Joe Flacco is always Joe Cool, even with first-round quarterback Lamar Jackson on the block.
In his first public comments since Jackson was drafted about a month ago, Flacco stiff-armed the perception of chilliness between he and the rookie and shrugged off what drafting a first-round quarterback means about his future in Baltimore.
In short, Flacco was his typical self. He's not getting worked up.
"Everybody wants to act like I'm holding some grudge, and that's not how it is," Flacco said. "I think you guys have been around me for a long time and you know the way I am. We welcome Lamar here with open arms, and that's the same for me."
It all began because Flacco, who is always quiet during the offseason, didn't immediately reach out to Jackson after the Ravens drafted him, and declined to speak with reporters two days after Jackson was drafted because he was at a marketing event.
Flacco joked with a reporter who asked if too much was made of him not rolling out the red carpet.
"I think it depends on how you look at it. If you're you guys, then no, too much wasn't made out of it because I'm sure you got a lot of attention for it," Flacco said with a grin. "I think it's unfortunate that that's what happened."
Flacco said Quarterbacks Coach James Urban joked around with Flacco and Jackson a little bit about the subject, but the two haven't had any in-depth conversations about what Jackson's arrival means.
"Me and him have been good. Nothing has really needed to be said," Flacco said. "Who knows, Lamar might have hated me two weeks ago because he was listening to you guys and he might have thought I hated him."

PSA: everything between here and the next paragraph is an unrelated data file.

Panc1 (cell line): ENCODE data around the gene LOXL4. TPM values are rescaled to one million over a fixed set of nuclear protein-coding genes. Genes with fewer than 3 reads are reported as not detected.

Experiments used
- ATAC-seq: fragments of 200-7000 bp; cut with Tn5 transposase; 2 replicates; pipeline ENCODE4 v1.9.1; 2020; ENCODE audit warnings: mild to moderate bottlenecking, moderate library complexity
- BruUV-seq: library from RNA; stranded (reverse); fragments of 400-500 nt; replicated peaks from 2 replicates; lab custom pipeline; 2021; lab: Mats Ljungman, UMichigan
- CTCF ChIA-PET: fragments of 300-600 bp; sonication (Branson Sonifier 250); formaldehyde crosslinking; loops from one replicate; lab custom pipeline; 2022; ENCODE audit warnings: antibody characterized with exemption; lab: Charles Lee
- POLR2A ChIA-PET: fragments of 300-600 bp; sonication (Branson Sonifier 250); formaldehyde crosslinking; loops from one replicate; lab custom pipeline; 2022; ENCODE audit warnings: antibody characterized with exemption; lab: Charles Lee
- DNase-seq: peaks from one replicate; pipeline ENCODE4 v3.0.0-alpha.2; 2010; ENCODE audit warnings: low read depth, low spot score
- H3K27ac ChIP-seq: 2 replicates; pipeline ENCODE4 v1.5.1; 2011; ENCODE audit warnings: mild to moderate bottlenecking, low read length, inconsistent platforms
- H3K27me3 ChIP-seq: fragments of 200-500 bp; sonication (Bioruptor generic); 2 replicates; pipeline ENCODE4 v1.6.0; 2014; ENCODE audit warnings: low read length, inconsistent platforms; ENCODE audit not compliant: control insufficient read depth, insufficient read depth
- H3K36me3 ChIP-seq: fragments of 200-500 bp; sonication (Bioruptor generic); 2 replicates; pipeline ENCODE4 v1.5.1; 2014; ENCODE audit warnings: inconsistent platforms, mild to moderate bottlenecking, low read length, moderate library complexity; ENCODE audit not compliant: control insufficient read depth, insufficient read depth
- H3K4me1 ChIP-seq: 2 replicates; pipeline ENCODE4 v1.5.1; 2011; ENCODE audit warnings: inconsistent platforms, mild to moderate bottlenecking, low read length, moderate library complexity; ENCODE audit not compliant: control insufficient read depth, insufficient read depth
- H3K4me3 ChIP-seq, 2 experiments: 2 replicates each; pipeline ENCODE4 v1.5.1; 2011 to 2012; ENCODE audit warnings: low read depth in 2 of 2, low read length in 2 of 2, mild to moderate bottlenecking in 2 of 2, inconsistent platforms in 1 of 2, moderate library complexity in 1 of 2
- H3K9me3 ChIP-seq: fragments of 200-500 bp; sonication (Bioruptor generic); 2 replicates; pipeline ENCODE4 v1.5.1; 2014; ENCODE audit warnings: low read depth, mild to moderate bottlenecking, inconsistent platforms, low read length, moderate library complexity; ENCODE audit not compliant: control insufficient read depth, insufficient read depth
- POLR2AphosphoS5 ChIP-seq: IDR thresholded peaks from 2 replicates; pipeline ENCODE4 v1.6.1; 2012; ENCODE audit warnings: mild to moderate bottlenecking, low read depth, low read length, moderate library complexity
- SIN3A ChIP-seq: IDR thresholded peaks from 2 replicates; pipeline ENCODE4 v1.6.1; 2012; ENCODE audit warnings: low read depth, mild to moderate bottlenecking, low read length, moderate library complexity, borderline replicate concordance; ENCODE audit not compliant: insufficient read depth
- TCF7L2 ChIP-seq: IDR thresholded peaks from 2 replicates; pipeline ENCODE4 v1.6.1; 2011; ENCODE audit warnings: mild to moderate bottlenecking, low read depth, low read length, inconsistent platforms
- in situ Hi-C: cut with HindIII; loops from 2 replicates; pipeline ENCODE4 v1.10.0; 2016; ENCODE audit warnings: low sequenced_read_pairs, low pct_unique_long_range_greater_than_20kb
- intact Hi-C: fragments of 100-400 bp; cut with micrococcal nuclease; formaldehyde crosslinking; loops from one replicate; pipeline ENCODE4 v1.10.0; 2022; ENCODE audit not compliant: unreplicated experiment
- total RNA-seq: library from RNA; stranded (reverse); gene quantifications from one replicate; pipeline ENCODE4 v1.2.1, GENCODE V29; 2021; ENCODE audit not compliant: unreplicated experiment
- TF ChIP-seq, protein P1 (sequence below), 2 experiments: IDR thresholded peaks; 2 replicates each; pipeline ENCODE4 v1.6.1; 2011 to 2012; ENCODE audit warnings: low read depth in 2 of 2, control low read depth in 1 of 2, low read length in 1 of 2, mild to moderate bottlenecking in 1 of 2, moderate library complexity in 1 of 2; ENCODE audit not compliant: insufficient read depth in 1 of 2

Steelers quarterback Ben Roethlisberger made waves after the Steelers drafted quarterback Mason Rudolph in the third round. Roethlisberger said he was surprised and questioned the front office's decision. He added, "If he asks me a question, I might just have to point to the playbook." He's since said those comments were made in jest.
Flacco said nothing of the sort. He said Jackson hasn't been peppering him with questions, but that there's an open dialogue in the quarterbacks room.
"We want to have a great relationship," Flacco said. "We're all in this thing together. When we're watching practice and doing all those things, we're all helping each other all the time."
More important than the relationship between Flacco and Jackson is what the move says about Flacco's future in Baltimore. He's been the team's franchise quarterback for the past decade and led the Ravens to a Super Bowl XLVII win.
The past three years, however, Flacco's stats have declined. That can be attributed to many factors, including his own play, the lack of effective targets and Flacco's health (knee and back).
Flacco said he wasn't surprised that the Ravens used a first-round pick on a quarterback.
"Obviously, when you pick a quarterback or anybody in the first round, it means something," Flacco said. "I don't know what that means; I don't know exactly what it is. But that's not my job to worry about what it is. My job is to keep my approach exactly what it's been the last 10 years and help our team go win football games."
Flacco has a lot on his plate this summer, as he's trying to get up to speed with a crowd of new pass-catchers including Michael Crabtree, John "Smokey" Brown, Willie Snead IV and rookies Hayden Hurst, Mark Andrews, Jaleel Scott and Jordan Lasley.
For the first time since Flacco became the league's highest-paid quarterback following his Super Bowl MVP performance, the Ravens can save money under the salary cap by parting ways with him next offseason.
Baltimore's front office has been clear that Flacco is its guy in 2018, and whether it extends beyond that will likely be determined by Flacco's performance this season and Jackson's growth.
"We're never promised anything except the down we're playing in this league," Flacco said. "I don't know what the plan is, I don't exactly know what's going to happen, but I'm worried about right now. I'm worried about myself getting these guys ready and winning football games."